Lewis Duncan (1806-1852) was a native of Virginia, and born in Culpepper County, March 1st, 1806. Duncan grew up in moderate circumstances but nonetheless only received a partial common-school education. However, he managed to acquire a sufficient knowledge of the English branches to teach school. He professed conversion and was baptized in the spring of 1828. After his ordination to the ministry, Duncan quit teaching school.
On October 16th, 1828, Duncan’s family started for Missouri arriving about the middle of the following December and settling in Lincoln County where Lewis Duncan lived the rest of his life. For twelve years he lived in the vicinity of Troy, the county seat, and was a member successively of the Antioch Baptist Church, Sand Run Baptist Church, and Sulphur Lick Baptist Church.
While belonging to Sand Run Baptist Church, Duncan moved his family several miles away from their home church, a distance so far, it required a move in membership to the Sulphur Lick church. Duncan, therefore, asked for a letter of dismission. According to Duncan’s biographer,2 during the session when the formal request for dismission was asked, one brother, who afterwards became a celebrated anti-mission Baptist preacher, arose and said: “I object to the applicant having a letter of dismission in full fellowship, on the ground that he believes in a general atonement.”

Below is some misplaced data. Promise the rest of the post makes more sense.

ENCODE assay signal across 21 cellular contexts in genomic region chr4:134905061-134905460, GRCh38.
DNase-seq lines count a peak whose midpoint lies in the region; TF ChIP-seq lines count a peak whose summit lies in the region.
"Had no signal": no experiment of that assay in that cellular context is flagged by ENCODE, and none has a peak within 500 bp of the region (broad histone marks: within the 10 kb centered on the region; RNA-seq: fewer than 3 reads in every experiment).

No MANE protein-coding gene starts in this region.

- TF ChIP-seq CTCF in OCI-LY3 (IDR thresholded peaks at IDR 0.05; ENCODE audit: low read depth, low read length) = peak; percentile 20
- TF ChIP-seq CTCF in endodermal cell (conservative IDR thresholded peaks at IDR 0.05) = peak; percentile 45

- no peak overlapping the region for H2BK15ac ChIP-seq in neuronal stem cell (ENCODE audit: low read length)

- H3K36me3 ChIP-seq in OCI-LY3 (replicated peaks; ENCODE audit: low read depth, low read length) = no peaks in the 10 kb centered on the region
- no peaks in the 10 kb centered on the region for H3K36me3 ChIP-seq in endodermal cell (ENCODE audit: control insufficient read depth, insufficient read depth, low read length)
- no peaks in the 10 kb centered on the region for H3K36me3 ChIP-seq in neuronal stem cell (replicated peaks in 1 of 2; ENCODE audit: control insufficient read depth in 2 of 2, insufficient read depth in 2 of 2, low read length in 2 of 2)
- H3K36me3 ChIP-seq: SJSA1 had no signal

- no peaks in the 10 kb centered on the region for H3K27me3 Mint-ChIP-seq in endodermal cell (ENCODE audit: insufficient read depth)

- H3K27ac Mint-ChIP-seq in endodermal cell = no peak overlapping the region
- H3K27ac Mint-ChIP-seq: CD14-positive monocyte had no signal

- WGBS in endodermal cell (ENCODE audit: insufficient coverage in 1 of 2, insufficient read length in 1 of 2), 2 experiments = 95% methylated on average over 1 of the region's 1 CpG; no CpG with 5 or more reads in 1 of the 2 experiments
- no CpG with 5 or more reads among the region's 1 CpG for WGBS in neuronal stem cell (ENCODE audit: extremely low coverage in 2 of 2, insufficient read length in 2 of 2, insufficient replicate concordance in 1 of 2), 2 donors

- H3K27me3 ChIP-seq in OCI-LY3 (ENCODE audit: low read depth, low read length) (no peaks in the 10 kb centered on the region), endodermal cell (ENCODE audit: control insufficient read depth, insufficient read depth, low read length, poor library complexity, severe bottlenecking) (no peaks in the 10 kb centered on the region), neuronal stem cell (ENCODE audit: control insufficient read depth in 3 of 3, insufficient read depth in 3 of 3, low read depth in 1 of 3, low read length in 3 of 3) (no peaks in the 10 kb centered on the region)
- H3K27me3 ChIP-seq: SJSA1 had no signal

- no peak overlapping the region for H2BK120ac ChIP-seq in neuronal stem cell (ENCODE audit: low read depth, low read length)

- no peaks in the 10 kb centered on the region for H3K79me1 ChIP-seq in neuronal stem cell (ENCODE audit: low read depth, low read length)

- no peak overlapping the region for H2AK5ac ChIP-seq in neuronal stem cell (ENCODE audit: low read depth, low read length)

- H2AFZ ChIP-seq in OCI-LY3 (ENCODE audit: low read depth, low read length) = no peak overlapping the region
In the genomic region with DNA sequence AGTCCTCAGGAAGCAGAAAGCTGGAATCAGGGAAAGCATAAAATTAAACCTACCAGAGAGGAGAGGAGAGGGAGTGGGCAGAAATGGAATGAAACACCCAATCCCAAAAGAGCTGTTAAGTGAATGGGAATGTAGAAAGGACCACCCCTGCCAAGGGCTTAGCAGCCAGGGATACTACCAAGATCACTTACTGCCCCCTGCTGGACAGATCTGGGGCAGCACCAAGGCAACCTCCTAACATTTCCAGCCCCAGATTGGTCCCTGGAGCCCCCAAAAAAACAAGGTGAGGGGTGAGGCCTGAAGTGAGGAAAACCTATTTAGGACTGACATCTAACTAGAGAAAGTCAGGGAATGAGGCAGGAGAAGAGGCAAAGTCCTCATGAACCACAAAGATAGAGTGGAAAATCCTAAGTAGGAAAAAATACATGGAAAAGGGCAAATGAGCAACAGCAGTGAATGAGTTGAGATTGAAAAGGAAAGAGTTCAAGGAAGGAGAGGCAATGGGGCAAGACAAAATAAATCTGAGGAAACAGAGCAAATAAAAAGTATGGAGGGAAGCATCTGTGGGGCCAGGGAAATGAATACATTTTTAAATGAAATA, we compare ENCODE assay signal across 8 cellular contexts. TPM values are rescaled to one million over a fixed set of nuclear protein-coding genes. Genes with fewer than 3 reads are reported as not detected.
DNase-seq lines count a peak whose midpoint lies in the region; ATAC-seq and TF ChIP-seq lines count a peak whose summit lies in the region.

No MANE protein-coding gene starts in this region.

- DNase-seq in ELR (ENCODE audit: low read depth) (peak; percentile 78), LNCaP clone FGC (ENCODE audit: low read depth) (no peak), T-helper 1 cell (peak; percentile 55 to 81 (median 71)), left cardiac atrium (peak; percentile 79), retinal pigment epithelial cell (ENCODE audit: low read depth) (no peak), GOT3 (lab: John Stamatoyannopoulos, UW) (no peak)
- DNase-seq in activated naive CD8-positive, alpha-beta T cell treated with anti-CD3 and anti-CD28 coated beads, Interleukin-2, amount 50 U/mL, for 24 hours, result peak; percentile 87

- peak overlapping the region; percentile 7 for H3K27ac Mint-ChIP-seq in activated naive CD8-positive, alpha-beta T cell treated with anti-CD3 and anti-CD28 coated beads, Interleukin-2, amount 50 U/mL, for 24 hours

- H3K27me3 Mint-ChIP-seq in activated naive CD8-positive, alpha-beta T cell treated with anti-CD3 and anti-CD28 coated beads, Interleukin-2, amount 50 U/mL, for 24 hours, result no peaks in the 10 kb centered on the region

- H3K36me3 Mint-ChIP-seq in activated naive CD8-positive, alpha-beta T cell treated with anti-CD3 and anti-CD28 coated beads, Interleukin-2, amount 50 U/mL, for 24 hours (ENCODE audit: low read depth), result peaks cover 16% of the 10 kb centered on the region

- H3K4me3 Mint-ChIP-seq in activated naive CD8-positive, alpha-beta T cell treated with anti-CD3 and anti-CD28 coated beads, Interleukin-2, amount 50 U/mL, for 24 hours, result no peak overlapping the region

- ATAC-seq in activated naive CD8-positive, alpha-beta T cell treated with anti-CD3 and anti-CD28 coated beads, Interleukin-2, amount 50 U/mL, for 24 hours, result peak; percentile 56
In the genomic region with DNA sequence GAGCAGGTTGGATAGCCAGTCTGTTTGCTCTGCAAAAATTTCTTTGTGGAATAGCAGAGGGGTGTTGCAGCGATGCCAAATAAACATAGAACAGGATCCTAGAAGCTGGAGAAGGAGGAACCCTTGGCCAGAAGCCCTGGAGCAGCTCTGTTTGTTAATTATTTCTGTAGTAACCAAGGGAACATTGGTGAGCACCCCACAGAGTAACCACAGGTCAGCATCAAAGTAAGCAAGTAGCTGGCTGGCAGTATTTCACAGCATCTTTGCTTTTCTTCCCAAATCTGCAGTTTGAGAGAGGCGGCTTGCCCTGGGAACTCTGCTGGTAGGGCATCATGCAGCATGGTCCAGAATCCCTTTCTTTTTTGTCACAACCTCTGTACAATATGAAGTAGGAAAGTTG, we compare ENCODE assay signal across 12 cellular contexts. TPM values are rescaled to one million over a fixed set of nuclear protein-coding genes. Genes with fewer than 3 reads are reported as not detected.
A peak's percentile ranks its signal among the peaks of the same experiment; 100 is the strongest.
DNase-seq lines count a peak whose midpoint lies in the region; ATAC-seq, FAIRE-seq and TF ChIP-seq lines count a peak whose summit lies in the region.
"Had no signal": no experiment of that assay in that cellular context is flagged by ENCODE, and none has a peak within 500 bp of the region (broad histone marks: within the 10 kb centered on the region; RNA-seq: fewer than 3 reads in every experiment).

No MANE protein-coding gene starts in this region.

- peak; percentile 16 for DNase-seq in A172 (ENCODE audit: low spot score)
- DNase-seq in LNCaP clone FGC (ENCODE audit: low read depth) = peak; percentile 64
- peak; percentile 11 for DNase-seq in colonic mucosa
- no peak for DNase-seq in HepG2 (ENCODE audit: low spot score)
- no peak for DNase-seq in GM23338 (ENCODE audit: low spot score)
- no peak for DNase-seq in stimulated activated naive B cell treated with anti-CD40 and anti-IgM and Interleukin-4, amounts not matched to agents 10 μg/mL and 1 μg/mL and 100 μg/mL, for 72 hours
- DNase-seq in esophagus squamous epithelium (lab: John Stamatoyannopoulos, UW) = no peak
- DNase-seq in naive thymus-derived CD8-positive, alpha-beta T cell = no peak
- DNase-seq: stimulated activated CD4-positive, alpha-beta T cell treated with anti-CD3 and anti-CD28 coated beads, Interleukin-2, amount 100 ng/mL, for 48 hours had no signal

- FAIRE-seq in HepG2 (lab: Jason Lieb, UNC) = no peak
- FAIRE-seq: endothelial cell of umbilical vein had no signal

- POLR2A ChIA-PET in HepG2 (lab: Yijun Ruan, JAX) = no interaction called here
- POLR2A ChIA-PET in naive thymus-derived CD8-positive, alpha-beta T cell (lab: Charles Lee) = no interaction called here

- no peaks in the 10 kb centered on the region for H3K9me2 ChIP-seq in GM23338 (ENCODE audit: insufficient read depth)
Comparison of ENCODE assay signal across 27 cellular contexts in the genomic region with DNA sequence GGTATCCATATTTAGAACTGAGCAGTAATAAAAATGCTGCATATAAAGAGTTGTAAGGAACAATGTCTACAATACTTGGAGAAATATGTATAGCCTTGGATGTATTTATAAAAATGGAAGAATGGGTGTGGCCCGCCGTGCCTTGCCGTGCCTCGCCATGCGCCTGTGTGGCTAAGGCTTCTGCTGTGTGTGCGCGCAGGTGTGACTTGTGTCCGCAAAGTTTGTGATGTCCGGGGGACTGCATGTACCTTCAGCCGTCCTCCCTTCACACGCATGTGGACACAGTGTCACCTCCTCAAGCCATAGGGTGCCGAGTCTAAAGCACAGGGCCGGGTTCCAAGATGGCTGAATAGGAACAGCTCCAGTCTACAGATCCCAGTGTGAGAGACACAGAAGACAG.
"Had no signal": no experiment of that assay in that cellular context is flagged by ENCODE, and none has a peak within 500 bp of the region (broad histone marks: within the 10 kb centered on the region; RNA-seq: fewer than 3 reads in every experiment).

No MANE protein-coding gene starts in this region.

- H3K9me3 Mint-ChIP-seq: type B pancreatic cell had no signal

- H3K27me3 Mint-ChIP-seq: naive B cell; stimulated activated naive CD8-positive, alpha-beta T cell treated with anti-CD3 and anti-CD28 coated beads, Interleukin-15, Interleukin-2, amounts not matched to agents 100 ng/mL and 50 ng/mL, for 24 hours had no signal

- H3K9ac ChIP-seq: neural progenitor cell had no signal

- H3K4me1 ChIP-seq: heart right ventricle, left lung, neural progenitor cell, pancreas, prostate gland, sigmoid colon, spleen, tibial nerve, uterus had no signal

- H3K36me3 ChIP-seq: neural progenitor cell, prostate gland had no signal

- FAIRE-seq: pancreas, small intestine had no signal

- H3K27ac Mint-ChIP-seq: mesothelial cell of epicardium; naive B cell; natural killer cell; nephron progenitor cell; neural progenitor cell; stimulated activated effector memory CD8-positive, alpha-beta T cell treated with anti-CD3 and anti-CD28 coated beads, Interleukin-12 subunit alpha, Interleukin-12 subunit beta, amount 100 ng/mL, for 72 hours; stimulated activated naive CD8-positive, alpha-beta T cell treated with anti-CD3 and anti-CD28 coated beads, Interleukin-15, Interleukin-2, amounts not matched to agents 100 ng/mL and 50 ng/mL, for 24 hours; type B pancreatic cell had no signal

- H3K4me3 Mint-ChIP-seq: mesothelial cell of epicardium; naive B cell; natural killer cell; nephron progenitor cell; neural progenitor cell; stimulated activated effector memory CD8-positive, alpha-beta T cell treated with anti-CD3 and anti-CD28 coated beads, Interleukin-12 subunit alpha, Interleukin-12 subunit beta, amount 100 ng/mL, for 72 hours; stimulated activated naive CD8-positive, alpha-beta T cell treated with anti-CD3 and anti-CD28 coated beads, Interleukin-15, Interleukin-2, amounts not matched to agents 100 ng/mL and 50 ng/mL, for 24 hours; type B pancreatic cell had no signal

Duncan, who is described as scrupulously honest and candid, arose and reportedly said: “Brother Moderator, I believe in a general atonement, and am perfectly willing for my view of that doctrine, or any fact in this case, to be stated in my letter.”
The case was continued until next meeting, and, by unanimous consent, the letter was granted, and Lewis Duncan became a member of Sulphur Lick church, of which he remained a member for some years. By this church Duncan was ordained to the full work of a gospel minister on the 23d day of May, 1838. The ordaining presbytery consisted of Elders William Davis, Robert Gilmore and Ephraim Davis. In addition, Duncan’s pastorates included Sulphur Lick, New Salem and Pleasant Grove churches in Lincoln County; Zion in Montgomery County; and Indian Creek in Pike County, totalling an active ministerial career of about twenty-five years.
By my count, that’s at least five Baptist churches in Missouri in the first half of the 19th century which received a regular preaching diet of Christ dying for the world (general atonement) not the anti-missions doctrine of Christ dying for the elect only (limited atonement).
When the questionable historical notion that most American Baptists in the 19th century were five-point Calvinists will be surrendered as the dubious conclusion it is remains hard to tell. Even so, we intend to continue posting contrary historical snippets to definitively demonstrate for Southern Baptists that Calvinism most certainly is not our singular theo-historical heritage.